Zille punts 'unashamedly pro-poor' manifesto

Democratic Alliance leader Helen Zille said all the right things when unveiling the party’s election manifesto in Johannesburg on Saturday. Zille said the party would focus on the eradication of poverty, the establishment of a quality education system and step up the fight against HIV/Aids as well as intensify the fight against corruption.

Zille, along with Parliamentary leader Sandra Botha, federal chairperson Joe Seremane and DA member of Parliament Desiree van der Waltoutgoin spoke before about 300 people at the Fada auditorium at the University of Johannesburg

Zille said their manifesto was “unashamedly pro-poor” and echoing United States President Barack Obama, promised to bring hope and change to South African politics.

The DA also promised that should it be elected to lead the government, voters would directly elect the president, premiers and mayors.

“We will introduce elements of a constituency-based electoral system to make politicians more accountable to the people,” said Zille.

Zille outlined her plan of an “opportunity society” that would encourage economic growth and create jobs, and a “caring society” that would provide social grants and improve the quality of of healthcare and provide more housing.

“We want politicians to be frightened of the voters,” said Zille.

DA leaders are using the track record of the DA-led coalition in Cape Town as proof that the party is ready to govern.

Seremane claimed that housing delivery had doubled and crime had been reduced by 90% since the DA took over the leadership of the city.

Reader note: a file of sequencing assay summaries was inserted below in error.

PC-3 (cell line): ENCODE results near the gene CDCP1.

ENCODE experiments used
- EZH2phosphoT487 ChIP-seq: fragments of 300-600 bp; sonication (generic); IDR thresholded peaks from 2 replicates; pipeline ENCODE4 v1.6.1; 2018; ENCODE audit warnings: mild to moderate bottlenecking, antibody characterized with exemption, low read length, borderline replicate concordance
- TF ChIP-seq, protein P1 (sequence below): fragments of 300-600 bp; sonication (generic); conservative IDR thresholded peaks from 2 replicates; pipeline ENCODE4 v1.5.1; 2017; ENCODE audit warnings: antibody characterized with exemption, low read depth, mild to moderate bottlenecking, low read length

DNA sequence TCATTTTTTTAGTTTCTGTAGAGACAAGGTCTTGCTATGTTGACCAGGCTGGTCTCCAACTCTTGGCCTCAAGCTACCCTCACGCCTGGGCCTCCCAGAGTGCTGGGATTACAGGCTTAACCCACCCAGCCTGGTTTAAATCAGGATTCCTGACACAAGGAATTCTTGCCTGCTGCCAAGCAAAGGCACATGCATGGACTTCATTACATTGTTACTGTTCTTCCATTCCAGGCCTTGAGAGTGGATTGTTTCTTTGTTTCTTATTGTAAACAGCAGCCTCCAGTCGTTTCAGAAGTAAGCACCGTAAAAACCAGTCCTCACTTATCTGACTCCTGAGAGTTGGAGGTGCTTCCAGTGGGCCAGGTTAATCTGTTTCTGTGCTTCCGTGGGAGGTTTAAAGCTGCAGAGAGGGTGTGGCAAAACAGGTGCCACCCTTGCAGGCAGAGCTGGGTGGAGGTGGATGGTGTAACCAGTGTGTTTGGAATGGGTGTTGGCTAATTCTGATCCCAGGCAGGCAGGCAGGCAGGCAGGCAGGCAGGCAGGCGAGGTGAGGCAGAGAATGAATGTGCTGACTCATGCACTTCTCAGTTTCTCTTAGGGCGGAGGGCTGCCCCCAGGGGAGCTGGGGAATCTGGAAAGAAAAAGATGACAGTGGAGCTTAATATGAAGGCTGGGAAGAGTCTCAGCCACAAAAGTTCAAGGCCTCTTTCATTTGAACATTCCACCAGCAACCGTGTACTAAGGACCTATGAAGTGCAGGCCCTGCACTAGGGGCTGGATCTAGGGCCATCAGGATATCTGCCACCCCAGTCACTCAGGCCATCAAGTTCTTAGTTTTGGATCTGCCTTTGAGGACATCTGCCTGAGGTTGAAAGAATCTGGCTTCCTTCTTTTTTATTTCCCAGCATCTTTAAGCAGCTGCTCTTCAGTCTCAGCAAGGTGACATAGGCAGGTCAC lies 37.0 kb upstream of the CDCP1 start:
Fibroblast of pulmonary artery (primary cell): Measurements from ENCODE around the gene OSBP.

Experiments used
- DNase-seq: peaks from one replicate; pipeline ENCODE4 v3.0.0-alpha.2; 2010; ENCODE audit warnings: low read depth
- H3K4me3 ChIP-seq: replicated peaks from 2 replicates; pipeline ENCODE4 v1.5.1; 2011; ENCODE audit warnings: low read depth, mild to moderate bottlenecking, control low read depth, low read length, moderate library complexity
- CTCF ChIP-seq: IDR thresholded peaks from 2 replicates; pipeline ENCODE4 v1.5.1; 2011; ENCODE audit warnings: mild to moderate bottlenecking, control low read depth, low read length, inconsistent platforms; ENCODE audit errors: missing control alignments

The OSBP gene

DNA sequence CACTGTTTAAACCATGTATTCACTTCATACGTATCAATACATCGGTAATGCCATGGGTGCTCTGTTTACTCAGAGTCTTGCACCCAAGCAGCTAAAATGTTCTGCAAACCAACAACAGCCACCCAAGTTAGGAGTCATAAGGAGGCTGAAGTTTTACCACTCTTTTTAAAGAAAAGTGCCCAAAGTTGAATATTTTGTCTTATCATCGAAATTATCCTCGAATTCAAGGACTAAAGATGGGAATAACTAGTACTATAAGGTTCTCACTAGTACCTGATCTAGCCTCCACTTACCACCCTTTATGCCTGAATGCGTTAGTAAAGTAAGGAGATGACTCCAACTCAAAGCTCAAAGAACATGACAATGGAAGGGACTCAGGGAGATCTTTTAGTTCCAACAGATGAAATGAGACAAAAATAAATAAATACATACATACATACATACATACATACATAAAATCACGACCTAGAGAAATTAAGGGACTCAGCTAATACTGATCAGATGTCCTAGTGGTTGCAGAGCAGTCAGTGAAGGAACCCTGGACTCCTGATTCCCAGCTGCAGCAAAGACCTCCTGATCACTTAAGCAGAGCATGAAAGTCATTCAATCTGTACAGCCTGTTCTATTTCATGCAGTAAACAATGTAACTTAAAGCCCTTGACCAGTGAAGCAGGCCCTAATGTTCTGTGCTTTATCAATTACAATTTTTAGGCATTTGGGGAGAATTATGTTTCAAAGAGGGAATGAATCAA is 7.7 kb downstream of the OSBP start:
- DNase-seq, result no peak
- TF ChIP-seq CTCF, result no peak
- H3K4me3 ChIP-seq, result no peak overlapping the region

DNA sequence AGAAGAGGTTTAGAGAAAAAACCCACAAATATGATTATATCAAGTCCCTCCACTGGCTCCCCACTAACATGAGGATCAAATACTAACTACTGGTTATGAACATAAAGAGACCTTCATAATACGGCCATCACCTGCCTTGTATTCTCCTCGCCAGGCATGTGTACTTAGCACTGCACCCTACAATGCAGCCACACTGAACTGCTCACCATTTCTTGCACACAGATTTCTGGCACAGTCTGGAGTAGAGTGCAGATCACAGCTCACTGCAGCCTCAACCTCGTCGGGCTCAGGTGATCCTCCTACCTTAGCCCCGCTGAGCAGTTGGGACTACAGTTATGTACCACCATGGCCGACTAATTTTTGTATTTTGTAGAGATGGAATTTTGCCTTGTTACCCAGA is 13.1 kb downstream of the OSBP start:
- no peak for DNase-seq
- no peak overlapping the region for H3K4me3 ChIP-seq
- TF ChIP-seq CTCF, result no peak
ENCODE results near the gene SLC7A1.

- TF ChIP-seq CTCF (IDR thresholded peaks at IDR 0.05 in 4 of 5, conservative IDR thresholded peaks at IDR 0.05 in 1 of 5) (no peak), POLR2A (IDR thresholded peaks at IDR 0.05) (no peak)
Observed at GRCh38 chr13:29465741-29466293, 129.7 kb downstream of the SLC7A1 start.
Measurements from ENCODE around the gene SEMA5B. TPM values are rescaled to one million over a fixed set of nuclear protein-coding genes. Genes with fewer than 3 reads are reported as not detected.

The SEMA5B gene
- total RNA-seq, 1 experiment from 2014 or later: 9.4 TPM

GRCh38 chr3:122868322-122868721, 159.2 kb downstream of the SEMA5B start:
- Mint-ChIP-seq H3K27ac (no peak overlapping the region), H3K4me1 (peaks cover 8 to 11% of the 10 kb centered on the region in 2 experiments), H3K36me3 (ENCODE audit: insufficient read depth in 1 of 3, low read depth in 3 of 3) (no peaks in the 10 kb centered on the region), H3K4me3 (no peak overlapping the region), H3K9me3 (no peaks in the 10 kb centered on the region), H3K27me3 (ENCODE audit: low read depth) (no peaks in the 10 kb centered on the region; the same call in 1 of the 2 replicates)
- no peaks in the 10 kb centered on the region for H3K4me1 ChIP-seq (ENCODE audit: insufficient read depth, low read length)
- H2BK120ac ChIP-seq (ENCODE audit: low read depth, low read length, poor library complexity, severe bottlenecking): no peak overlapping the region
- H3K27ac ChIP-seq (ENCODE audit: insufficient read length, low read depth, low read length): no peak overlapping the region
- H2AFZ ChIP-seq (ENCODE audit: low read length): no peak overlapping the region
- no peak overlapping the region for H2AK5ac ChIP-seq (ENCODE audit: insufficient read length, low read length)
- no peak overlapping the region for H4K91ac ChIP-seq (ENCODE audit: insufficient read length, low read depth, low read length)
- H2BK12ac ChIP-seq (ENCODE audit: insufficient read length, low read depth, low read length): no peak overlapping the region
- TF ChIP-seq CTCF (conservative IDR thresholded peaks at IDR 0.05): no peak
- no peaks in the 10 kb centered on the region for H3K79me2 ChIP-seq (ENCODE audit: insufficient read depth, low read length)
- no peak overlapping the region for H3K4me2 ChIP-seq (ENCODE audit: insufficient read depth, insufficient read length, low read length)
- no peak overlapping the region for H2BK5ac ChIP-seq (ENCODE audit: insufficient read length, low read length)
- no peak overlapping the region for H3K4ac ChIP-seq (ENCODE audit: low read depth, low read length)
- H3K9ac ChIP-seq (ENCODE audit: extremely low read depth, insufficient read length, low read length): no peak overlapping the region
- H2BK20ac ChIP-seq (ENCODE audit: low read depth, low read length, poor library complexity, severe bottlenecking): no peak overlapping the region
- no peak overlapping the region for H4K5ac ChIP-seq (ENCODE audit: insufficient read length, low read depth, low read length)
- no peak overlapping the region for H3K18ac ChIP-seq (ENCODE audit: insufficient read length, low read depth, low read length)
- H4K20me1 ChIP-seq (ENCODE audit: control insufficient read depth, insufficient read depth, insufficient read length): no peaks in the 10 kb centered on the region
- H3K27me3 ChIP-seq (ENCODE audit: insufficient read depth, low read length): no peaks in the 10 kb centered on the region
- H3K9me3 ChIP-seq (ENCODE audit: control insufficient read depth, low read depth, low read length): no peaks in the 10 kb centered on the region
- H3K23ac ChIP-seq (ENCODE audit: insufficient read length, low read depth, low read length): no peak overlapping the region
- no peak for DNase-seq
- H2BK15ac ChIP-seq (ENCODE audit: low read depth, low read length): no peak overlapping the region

“We don’t just talk, we deliver,” he said.

He told supporters that the party should take advantage of the divisions in the African National Congress

“Where the ANC splits, we win. After the 22nd of April we will be the party of government,” he said.

Supporters sang songs such as Sibatshelile wemaa, uyeza uHelen Zille (We told them Helen Zille is coming), Kae kapa kae Zille re ya le wena (Wherever you go Zille, we’re going with you) and, in a twist on ANC president Jacob Zuma’s popular Umshini Wam, they sang Awuleth’ iDA.

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Mmanaledi Mataboge

Mmanaledi Mataboge

Mmanaledi Mataboge is the Mail & Guardian's political editor. Raised in a rural village, she later studied journalism in a township where she fell in love with the medium of radio. This former radio presenter and producer previously worked as a senior politics reporter for the Mail & Guardian, and writes on politics, government, and anything that gives the disadvantaged, poor, and the oppressed a voice. Read more from Mmanaledi Mataboge

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